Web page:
Home values fall $1.7 trillion in 2010: survey
WASHINGTON (Reuters) - Homes in the United States were expected to lose more than $1.7 trillion in value during 2010, exceeding their $1.05 trillion loss in 2009, as foreclosures accelerated, real estate data firm Zillow Inc said on Thursday.
Zillow estimated, based on the first 11 months of 2010, less than a quarter of the 129 markets it tracks will show gains in total home values in 2010.
Among the 31 rising markets are Virginia Beach, Virginia, which is poised to gain $19.04 billion in total market value, Boston, up $10.77 billion and San Diego, up $10.18 billion.
Since the U.S. housing market peaked in 2006, Zillow estimates total housing value losses will top $9 trillion through the end of 2009.
That's more than 60 percent of U.S. annual economic output, estimated at around $14.8 trillion this year. It is more than eight times the cumulative $1.121 trillion appropriated cost of the wars in Iraq and Afghanistan through September 2010, according to a study by the Congressional Research Service.
Much of the lost value, more than $1 trillion, came in the second half of the year -- after the expiration of tax credits for first-time homebuyers. The gains experienced by most markets came during the first half of the year.
"Thanks to high rates of foreclosure and negative equity, it does not appear that the first half of 2011 will bring much relief," Zillow public relations manager Katie Curnutte wrote in a blog post on the company's website.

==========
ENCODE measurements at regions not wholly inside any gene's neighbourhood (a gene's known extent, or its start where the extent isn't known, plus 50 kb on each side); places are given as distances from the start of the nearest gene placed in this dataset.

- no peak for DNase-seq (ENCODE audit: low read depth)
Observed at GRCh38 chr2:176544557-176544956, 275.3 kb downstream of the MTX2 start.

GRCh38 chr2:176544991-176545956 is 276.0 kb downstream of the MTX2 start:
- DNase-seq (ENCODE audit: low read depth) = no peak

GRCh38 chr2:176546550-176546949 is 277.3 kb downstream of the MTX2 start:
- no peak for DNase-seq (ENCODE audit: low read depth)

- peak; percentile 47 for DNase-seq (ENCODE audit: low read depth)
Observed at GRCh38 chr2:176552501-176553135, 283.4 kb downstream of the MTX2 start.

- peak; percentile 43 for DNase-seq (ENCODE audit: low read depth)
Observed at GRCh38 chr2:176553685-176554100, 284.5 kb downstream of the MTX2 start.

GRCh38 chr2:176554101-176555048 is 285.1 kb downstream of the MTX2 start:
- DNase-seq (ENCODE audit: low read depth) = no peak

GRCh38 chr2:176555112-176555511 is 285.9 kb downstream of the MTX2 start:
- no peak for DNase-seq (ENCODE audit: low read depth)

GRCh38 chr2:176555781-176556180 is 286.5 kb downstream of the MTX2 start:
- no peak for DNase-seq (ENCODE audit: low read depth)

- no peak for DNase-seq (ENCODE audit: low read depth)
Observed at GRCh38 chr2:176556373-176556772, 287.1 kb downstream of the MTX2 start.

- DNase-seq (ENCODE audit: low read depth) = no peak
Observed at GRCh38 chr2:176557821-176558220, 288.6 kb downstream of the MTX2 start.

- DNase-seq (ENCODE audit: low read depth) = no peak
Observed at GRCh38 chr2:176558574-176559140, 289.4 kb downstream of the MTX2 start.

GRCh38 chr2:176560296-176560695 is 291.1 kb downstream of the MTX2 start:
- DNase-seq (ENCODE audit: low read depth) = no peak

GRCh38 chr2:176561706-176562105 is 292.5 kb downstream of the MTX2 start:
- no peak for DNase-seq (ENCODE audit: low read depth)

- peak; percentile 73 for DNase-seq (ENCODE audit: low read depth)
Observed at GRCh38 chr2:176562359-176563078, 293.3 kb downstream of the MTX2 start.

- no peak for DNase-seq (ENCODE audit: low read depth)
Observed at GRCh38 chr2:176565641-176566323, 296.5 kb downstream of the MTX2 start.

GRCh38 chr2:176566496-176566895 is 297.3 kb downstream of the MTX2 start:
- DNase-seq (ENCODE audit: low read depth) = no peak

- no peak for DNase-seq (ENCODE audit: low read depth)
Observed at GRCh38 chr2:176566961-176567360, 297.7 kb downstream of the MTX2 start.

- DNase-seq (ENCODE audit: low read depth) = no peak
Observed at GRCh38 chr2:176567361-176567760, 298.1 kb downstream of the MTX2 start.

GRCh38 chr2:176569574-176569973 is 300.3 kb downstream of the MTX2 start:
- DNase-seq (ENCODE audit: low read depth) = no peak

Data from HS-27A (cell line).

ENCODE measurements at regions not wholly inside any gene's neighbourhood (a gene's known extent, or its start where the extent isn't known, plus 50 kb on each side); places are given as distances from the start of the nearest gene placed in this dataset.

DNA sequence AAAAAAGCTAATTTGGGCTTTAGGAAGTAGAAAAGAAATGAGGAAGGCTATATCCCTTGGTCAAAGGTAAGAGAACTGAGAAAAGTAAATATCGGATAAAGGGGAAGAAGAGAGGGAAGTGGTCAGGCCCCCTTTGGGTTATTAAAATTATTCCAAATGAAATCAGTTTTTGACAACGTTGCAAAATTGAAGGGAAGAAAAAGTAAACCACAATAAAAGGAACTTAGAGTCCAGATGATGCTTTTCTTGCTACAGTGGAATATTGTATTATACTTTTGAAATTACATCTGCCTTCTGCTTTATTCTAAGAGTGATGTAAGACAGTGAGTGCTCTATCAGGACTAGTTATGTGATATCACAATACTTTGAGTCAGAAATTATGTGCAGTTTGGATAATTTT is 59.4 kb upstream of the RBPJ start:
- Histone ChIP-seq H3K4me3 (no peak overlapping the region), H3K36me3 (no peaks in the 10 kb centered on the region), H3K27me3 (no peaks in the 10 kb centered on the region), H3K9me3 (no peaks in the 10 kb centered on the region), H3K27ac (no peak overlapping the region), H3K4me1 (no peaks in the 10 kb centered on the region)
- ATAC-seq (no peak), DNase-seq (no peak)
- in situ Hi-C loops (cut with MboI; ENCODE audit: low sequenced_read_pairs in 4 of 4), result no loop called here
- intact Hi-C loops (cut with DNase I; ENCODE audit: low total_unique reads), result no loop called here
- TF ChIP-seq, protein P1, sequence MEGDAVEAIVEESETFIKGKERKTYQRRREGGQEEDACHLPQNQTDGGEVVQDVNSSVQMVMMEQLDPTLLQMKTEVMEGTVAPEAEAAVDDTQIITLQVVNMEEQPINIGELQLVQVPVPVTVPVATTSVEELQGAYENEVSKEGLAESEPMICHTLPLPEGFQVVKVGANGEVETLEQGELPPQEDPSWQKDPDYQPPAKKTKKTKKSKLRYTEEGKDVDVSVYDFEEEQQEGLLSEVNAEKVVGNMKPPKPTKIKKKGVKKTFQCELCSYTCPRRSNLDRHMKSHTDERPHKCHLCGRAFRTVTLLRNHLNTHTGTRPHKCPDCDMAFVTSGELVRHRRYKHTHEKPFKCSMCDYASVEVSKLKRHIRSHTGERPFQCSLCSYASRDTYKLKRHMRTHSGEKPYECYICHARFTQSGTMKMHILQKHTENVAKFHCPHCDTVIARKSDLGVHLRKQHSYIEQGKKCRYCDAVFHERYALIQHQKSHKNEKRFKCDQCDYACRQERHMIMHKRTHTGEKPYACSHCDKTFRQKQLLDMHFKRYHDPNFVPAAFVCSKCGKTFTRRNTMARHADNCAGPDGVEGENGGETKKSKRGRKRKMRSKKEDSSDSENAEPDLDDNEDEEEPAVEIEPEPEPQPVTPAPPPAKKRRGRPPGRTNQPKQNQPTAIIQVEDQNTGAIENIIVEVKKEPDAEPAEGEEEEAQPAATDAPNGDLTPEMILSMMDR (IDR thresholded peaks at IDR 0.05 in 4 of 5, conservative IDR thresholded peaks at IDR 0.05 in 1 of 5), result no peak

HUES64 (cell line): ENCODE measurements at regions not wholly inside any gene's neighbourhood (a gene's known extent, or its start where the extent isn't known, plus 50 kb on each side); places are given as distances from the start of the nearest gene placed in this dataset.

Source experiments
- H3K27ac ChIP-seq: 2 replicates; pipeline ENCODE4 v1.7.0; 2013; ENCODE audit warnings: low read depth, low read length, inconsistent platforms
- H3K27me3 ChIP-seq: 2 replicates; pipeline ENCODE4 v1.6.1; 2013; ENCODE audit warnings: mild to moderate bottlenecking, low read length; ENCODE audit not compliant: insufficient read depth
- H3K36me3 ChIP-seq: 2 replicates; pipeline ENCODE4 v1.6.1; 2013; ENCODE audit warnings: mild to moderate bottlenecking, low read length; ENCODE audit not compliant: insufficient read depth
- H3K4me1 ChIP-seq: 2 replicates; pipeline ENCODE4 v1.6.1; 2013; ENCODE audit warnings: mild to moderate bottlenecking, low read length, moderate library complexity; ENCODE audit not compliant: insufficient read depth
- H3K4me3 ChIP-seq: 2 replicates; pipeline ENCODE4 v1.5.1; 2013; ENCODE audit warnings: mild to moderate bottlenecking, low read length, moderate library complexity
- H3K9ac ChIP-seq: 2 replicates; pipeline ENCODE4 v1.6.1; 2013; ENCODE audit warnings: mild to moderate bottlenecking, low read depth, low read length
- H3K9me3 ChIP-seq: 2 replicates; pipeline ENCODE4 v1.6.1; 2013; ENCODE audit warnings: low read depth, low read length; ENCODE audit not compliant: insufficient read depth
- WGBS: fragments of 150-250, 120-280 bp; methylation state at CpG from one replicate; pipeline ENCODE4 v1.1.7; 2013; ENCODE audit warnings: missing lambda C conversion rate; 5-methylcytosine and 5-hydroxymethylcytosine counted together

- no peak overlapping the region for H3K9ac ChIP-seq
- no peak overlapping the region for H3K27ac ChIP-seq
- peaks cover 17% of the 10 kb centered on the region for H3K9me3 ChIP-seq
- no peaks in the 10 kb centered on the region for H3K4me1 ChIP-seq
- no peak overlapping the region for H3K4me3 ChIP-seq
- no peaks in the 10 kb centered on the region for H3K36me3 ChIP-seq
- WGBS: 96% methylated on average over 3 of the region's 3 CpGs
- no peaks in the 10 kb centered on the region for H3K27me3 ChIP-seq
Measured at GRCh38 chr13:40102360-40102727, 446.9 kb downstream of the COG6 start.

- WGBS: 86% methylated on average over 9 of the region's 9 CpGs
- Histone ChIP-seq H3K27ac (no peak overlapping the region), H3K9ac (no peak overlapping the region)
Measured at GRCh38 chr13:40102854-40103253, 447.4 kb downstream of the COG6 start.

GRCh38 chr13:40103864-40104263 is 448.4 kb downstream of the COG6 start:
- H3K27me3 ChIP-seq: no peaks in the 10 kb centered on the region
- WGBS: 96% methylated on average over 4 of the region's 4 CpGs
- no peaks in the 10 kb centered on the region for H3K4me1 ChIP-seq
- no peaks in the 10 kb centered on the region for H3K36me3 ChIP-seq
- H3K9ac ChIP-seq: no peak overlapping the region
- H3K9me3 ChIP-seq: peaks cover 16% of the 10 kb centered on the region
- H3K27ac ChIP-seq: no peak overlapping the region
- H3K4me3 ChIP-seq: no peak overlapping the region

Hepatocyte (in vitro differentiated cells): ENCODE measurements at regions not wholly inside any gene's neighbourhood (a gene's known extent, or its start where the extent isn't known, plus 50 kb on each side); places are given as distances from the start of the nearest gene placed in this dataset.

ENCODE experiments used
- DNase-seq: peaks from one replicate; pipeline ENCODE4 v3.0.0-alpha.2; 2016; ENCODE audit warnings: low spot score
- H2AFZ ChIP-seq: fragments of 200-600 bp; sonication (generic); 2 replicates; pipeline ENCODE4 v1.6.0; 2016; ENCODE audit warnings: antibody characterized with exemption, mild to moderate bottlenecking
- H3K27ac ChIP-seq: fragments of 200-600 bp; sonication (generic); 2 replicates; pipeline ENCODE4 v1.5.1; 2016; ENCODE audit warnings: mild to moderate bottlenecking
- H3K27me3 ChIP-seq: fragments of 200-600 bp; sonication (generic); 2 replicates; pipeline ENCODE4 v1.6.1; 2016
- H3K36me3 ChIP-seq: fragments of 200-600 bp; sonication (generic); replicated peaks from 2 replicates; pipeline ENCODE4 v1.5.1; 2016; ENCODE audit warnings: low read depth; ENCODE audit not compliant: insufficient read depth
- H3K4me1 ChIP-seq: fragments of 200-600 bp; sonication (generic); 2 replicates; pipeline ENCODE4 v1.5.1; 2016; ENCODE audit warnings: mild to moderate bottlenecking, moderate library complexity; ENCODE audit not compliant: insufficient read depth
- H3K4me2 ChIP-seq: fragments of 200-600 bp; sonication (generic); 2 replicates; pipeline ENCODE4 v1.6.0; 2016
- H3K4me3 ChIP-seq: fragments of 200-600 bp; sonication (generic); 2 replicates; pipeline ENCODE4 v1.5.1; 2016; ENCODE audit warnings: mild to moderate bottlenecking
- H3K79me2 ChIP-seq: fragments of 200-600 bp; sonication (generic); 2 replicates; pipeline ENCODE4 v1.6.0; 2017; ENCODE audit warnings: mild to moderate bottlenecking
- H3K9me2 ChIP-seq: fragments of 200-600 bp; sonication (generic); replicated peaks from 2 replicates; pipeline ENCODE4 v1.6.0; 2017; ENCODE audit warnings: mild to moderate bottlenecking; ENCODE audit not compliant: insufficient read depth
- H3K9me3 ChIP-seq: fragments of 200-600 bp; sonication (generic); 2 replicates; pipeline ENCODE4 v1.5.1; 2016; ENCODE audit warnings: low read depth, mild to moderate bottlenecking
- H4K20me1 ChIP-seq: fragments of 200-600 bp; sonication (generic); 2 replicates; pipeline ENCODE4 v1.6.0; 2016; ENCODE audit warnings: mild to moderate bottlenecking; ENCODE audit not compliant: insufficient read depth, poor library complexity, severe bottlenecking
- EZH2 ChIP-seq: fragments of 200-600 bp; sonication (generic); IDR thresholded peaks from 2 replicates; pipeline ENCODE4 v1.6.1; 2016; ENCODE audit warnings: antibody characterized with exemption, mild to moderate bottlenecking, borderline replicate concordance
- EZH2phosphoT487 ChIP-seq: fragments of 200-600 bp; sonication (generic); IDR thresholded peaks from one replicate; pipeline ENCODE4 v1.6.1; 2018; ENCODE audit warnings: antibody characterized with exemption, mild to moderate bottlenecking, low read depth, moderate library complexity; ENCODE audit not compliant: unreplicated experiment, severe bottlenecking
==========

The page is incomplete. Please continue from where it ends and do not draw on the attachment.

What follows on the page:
"However, the hope is that the market will reach a bottom sometime next year, and that average rates of appreciation will return sometime in the next three to five years," she added, likening house value declines for those planning to stay in their homes to unrealized stock market losses.
The Zillow home value index, which tracks year-on-year changes in median home prices in major markets, was down 5.0 percent in October for the United States as a whole. Among the top 20 markets, Miami-Fort Lauderdale, Florida, was down the most at 15.4 percent, but the declines were uneven
Zillow's New York index was down 3.8 percent while Chicago was down 8.0 percent. Boston's rise was 0.7 percent, while San Diego was up 2.3 percent.
(Reporting by David Lawder; Editing by Andrew Hay)
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